The cow as a symbol of motherhood, innocence, and generosity

The cow is a powerful symbol in literature, representing a wide range of themes and ideas. The symbolic meaning of cows refers to fertility, motherhood, sacrifice, nourishment, generosity and life-giving qualities, and innocence and purity. The appearance of cows in ancient mythology is not only because of the importance they had as domestic animals and sacrificial beings, but also because they appear as teachers on how to behave and think. Here is a brief overview of the appearance of cow motifs in Vedic texts, Greek mythology, Norse and Slavic myths.

Cow symbolism in Hinduism

Nowhere in the world do cows enjoy such respect as they do in India, where Hindus consider them sacred animals. The cow has a special role in ancient Hindu literature, and its protection and worship is an important part of Hindu religious beliefs and practices.

In the Vedas, one of the oldest and most sacred texts of Hinduism, the cow is considered a sacred animal and is considered a symbol of the fertility and abundance of the earth. The cow is also considered a symbol of the goddess, who gives man all food and life. The cow is associated with various goddesses and gods, and is believed to be a manifestation of the divine mother; provider of all food and giver of all life. It is first mentioned in the Rigveda, one of the four Vedic texts as a symbol of the goddess Aditi, who is the mother of the gods and the giver of all life. In the Vedas, the cow embodies the creative power of the universe and the source of all life. Kamadhenu is the mother of all cows and is depicted in Hindu iconography with all the major gods located in specific parts of her body. Mother Kamadhenu is considered “the one who fulfills the wishes of devotees”.

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In Hinduism, the cow is a symbol of non-violence and compassion. Hindus consider it a sin to hurt or kill a cow. Cow slaughter in India is punishable by at least 10 years in prison. The maximum is a life sentence. The cow is also considered a symbol of generosity and selflessness, as it gives milk without asking for anything in return. Hindus believe that the cow is the divine mother who helps in fulfilling wishes and removing obstacles.

Cows in Greek Mythology

In Greek mythology the cow mostly represents a symbol of fertility, abundance, and power. One of the most famous stories about a cow is told in Homer’s Hymn to Hermes. Hera was very angry with her husband Zeus for lying to her and spending time with other women. To hide from his angry wife, Zeus turned into a cow with the help of a magical plant given to him by the god Hermes. Zeus roamed the earth freely in the body of a cow until the wise Hera discovered him. She demanded that he return to human-divine form and atone for his deeds.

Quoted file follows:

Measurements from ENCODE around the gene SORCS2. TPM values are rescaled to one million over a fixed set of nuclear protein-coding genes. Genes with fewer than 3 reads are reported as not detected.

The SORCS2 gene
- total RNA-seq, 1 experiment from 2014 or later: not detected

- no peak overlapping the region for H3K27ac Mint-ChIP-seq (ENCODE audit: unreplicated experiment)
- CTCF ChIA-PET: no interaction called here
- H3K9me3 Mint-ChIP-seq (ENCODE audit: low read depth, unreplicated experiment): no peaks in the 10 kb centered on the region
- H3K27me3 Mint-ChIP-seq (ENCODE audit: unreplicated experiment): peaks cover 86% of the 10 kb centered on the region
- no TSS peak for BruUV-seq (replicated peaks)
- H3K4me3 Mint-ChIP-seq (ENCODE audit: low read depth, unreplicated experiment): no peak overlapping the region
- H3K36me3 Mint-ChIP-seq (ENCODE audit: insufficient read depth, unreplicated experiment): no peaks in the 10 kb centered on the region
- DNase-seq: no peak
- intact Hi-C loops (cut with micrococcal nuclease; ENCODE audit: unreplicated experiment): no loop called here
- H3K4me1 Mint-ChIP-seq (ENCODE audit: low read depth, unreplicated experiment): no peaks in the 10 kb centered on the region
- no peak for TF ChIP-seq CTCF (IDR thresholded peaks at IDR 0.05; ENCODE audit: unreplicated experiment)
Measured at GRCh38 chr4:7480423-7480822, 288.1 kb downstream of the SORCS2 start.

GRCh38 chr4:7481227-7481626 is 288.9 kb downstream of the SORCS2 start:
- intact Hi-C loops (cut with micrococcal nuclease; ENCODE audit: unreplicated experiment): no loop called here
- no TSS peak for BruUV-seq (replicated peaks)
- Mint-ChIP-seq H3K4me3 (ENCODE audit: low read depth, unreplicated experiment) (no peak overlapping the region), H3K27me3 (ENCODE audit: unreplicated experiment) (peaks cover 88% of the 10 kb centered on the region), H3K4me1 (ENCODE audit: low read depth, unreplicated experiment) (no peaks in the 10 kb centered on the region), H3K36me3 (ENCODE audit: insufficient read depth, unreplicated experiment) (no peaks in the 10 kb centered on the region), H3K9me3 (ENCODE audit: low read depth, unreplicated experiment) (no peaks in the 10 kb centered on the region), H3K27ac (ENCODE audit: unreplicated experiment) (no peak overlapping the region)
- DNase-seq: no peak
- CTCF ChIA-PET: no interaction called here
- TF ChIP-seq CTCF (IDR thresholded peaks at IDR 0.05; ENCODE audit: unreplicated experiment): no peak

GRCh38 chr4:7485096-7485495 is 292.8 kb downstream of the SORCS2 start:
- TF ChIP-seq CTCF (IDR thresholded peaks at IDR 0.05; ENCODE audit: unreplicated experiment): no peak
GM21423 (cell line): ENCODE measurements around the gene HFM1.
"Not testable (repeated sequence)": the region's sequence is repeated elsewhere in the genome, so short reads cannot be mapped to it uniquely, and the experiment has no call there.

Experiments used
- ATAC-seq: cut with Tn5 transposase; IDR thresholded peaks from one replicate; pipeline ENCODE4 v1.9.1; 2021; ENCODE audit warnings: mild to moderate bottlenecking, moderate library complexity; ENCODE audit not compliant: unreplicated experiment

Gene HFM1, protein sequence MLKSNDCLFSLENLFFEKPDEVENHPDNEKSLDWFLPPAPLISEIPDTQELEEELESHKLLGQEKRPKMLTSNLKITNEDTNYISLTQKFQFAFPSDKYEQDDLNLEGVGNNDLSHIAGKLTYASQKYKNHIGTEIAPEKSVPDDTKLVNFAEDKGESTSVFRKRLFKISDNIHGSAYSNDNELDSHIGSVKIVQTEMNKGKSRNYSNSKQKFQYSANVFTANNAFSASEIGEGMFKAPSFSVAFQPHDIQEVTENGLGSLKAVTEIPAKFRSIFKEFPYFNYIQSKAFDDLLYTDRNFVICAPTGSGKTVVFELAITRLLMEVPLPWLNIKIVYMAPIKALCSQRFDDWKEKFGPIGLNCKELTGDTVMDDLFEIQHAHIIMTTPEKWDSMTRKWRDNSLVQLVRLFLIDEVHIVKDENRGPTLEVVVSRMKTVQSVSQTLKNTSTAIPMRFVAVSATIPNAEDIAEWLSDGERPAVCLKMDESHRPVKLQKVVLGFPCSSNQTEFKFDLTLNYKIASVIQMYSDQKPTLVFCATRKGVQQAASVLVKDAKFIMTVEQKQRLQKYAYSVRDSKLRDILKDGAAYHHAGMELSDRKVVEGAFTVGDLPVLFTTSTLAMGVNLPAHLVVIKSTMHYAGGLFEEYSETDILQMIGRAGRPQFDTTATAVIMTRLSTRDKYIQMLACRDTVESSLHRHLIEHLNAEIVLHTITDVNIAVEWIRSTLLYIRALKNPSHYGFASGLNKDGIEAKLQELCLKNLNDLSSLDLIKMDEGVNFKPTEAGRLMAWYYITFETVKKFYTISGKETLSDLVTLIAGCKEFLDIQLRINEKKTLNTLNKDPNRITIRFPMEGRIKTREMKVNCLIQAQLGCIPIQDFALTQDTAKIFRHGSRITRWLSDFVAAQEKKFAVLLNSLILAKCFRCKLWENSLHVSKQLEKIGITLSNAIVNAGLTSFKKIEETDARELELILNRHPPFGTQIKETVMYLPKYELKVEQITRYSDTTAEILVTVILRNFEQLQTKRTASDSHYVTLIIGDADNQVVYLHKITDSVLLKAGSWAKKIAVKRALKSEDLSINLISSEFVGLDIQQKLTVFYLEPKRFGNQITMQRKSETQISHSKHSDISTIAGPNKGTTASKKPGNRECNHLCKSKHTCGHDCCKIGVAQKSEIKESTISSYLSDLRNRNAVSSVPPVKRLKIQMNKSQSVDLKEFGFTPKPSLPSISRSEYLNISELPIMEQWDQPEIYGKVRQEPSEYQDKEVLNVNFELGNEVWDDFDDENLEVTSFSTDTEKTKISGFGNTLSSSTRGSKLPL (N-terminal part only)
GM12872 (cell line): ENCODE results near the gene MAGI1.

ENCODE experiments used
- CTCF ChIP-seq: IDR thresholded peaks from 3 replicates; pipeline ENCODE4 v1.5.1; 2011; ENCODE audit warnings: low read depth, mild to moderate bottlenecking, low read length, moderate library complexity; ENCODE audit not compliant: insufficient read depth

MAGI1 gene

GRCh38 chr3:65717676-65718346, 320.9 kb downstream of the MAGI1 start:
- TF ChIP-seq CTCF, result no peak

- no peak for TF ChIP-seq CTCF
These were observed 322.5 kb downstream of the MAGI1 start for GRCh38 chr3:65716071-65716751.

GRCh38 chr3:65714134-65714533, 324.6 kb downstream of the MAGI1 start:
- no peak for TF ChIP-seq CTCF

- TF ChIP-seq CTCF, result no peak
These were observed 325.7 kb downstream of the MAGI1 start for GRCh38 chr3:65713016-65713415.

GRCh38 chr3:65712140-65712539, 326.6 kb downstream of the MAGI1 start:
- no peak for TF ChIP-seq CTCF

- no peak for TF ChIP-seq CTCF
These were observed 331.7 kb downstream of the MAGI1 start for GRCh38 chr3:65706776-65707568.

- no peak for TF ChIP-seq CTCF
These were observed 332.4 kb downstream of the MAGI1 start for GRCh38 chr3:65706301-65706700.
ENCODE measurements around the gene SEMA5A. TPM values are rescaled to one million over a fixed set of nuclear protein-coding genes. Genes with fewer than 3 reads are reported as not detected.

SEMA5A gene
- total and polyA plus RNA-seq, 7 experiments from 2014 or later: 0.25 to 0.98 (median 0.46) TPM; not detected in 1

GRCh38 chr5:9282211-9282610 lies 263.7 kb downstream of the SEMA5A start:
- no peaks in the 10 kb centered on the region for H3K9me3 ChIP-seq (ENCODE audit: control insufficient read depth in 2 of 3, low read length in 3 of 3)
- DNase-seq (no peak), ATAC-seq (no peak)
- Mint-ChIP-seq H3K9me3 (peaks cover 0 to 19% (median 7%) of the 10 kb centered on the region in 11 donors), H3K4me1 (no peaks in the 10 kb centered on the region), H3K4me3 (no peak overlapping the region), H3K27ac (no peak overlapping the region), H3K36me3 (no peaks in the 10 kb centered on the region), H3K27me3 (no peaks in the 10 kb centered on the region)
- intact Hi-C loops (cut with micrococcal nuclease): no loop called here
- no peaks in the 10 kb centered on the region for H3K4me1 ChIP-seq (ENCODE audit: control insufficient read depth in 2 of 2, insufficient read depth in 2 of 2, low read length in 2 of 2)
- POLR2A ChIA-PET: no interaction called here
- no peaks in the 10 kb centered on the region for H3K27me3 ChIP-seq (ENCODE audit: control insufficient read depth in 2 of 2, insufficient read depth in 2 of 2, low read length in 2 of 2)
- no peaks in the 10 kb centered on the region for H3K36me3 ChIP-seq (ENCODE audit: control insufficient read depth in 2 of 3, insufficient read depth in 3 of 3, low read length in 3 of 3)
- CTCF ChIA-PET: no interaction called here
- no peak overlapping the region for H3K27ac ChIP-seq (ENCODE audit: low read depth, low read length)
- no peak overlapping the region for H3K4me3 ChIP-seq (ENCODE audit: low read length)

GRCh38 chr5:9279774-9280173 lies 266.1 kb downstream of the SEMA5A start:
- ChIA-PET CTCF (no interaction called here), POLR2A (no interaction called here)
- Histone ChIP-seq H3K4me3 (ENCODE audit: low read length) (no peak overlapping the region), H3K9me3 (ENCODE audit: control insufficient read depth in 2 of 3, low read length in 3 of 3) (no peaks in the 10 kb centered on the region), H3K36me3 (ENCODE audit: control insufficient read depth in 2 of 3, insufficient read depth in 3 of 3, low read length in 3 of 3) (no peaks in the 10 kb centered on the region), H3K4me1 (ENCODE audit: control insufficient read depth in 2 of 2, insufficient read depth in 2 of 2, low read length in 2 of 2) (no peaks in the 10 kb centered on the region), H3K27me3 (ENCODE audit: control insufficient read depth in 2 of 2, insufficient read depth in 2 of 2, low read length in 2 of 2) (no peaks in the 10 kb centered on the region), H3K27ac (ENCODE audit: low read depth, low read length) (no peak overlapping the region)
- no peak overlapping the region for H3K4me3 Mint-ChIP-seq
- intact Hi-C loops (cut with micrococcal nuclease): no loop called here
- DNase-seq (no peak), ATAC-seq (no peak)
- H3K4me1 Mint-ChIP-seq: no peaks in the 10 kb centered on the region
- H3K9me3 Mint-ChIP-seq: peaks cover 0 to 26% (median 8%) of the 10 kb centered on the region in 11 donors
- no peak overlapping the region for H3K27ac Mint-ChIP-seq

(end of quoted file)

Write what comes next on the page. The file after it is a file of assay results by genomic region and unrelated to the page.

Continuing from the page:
This Greek story illustrates Hera’s strong will and determination, as well as her ability to stand up to her powerful husband. In Greek mythology and art, Hera is often depicted as a cow or with cow horns, often with a golden crown, symbolising her status as queen of the gods. This representation can be seen in many ancient Greek art forms such as ceramics, sculptures, and frescoes.

The painting, created by the Dutch artist Govert Flinck (c. 1615-1660)

The cow is also associated with Demeter, the goddess of agriculture, fertility, and harvest, and with the goddess Aphrodite, the goddess of love, beauty, and sexuality. Demeter was often depicted holding a cornucopia, which was a symbol of abundance, and a plow, which was a symbol of agriculture. The cow was considered a symbol of the fertility of the earth and a source of food for people.

Cows in Norse Mythology

Cows were an important part of everyday life for the ancient Nordic people. The importance of the cow in Nordic society is reflected in many myths and legends that have been passed down through the centuries. In Norse mythology, the cow is a powerful symbol representing abundance and the cycle of life and death. The cow is closely associated with the goddess Freyja, who is the goddess of love, fertility, and war.

In many myths Freyja is depicted as a beautiful and powerful goddess, riding in a chariot pulled by two cows which are symbols of Freyja’s power and abundance, as well as her connection with the earth and the cycle of life. One of the most famous cow stories in Norse mythology is the story of Audhumla. According to this myth, Audhumla was a giant cow that licked the salt blocks of the primeval earth and thereby revealed the first god, Buri. This cow is often considered a symbol of divine, creative power.

The Cow in Slavic Mythology

The cow was an important symbol in Slavic folklore and mythology. In many stories and legends, the cow plays the role of protector and helper of man. It was believed that she could heal the sick because her milk had magical properties. In Slavic mythology, the cow is also seen as a symbol of fertility and wealth. The goddess Mokosh, who was associated with women’s work such as spinning and weaving, was often depicted as a woman with cow horns or ears. In some parts of Slavic mythology, it is believed that the cow granted wishes and brought happiness to those who treated her with respect.